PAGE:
ICAEW shares the latest information about the Making Tax Digital (MTD) software that taxpayers and agents will need to keep digital records and to submit information to HMRC.
MTD for VAT
From April 2019, VAT registered businesses with taxable turnover above the VAT threshold need to use a commercial software product to submit VAT returns to HMRC or appoint an agent to submit the returns on their behalf. Businesses with the necessary skills can register with HMRC as software developer and develop their own bespoke software solutions, but this will be the exception. MTD software uses HMRC’s API (Application Program Interface) to send and receive data from HMRC.
For businesses within the scope of MTD it is a requirement to keep digital records. These records can be maintained in more than one program or software product. The use of spreadsheets, either to record individual transactions or as part of a suite of software and spreadsheets is permitted. However, the spreadsheet will need to be either API enabled or used in combination with an MTD compatible software product so that data can be sent to and received from HMRC systems. Where the records are maintained in more than one program or product there must be digital links between each of the pieces of software (the requirement for digital links applies from April 2021).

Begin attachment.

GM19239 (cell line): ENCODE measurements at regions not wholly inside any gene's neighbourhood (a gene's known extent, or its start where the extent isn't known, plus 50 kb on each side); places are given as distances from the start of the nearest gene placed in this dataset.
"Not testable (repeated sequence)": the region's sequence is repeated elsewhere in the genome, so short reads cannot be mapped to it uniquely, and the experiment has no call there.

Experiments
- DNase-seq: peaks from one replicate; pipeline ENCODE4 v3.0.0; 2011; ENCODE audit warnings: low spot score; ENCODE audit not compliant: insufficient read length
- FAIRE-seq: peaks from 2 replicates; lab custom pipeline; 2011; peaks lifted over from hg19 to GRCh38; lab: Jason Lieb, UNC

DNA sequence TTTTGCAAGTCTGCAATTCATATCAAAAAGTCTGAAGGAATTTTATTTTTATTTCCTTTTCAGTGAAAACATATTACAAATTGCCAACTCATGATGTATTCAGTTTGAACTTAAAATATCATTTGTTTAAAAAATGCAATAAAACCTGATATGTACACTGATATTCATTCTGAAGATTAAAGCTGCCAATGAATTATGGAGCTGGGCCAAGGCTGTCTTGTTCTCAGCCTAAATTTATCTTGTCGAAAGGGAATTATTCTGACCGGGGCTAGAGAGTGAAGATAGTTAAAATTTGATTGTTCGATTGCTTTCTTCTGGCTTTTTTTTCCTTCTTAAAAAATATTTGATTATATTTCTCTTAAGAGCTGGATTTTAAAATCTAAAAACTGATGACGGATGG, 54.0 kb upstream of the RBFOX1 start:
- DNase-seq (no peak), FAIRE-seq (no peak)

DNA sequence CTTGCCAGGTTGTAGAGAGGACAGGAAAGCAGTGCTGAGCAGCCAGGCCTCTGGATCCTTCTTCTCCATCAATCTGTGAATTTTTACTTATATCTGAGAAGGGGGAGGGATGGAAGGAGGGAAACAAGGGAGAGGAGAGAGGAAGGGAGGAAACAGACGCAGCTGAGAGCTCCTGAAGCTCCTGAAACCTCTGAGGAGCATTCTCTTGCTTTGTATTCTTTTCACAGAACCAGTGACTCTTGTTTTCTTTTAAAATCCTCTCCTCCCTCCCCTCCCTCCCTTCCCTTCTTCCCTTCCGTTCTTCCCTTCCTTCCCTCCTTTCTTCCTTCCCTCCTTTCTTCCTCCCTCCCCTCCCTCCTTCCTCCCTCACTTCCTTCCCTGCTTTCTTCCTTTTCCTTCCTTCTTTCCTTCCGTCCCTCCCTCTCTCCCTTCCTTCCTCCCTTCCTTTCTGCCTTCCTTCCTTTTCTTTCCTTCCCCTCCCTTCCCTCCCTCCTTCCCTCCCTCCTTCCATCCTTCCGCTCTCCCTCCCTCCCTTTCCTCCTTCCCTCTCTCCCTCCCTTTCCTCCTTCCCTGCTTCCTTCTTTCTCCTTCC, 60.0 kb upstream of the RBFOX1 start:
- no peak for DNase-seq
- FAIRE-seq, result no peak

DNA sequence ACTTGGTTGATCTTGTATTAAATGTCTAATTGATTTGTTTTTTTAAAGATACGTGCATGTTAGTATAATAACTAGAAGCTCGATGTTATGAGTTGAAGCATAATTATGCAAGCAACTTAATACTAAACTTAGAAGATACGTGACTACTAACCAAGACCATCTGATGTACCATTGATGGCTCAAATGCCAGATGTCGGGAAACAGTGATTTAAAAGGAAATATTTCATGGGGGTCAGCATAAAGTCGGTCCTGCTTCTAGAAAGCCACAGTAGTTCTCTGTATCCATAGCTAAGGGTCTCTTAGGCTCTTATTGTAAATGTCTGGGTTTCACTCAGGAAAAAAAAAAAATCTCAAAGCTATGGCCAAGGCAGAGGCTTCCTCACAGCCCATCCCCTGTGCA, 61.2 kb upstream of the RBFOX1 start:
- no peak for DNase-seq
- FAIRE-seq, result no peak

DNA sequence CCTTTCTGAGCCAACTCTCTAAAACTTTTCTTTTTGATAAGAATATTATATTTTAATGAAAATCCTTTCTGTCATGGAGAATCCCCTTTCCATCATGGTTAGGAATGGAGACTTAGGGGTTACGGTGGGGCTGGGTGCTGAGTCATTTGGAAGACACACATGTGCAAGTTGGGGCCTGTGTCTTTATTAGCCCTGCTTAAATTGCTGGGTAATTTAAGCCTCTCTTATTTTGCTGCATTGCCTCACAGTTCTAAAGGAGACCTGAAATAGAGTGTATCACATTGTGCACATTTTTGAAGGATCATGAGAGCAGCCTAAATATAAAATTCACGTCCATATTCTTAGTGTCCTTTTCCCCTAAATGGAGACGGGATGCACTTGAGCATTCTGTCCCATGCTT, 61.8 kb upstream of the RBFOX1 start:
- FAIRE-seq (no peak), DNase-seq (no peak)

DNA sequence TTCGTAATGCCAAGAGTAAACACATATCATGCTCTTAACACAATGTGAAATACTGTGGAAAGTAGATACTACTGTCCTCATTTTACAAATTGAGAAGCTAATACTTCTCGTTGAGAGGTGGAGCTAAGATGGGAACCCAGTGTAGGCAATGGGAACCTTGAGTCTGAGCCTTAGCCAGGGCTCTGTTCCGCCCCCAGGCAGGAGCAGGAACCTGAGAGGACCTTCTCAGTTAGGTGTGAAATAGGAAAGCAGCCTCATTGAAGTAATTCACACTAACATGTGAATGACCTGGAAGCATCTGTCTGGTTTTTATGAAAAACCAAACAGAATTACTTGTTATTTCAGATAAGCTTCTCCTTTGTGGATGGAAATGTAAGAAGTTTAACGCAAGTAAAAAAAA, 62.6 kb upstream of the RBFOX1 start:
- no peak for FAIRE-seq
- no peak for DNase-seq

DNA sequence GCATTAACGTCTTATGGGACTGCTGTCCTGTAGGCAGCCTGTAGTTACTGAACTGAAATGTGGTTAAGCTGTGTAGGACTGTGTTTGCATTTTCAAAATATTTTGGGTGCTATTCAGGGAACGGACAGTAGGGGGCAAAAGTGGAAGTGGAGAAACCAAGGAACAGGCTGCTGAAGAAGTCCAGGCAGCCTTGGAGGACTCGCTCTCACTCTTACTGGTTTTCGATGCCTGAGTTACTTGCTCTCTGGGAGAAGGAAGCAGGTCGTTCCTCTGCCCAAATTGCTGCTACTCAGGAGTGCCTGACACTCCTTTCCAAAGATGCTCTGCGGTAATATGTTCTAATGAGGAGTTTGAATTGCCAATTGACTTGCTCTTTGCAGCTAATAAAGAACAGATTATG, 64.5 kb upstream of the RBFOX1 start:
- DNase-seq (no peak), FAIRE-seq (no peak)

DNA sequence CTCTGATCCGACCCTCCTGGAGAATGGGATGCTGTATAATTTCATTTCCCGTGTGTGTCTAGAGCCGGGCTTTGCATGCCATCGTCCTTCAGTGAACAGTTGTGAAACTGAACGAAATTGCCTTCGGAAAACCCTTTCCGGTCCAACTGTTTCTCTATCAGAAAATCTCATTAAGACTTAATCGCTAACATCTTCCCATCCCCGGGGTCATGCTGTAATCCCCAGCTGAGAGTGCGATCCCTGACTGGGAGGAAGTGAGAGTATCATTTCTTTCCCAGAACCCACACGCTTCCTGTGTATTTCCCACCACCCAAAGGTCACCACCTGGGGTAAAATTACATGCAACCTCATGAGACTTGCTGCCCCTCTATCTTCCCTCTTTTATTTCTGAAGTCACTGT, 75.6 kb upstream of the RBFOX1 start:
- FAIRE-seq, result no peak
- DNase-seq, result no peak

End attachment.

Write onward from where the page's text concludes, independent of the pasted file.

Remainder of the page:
The MTD for VAT requirements will apply to all VAT registered businesses from April 2022.
MTD for income tax
From April 2023 similar digital record keeping and filing from software requirements will apply to income tax for those with income from self-employment, partnerships and property above a threshold of £10,000 turnover/gross income.
How an organisation approaches the selection of MTD compatible software depends on their existing level of technology maturity and their business model. For example, an organisation that makes use of very little technology may well wish to consider spreadsheet bridging software – an application that will be able to extract the contents of a spreadsheet and upload the return to HMRC. It is also worth considering the long-term future of an organisation. It is fair to say that the rate of change in technology and business has never been faster. That rate of change will only ever increase. As a result, all organisations will need to consider how they will remain competitive in the future. A case could, therefore, be made to invest in a more comprehensive application that could fulfil the needs of an organisation in the future.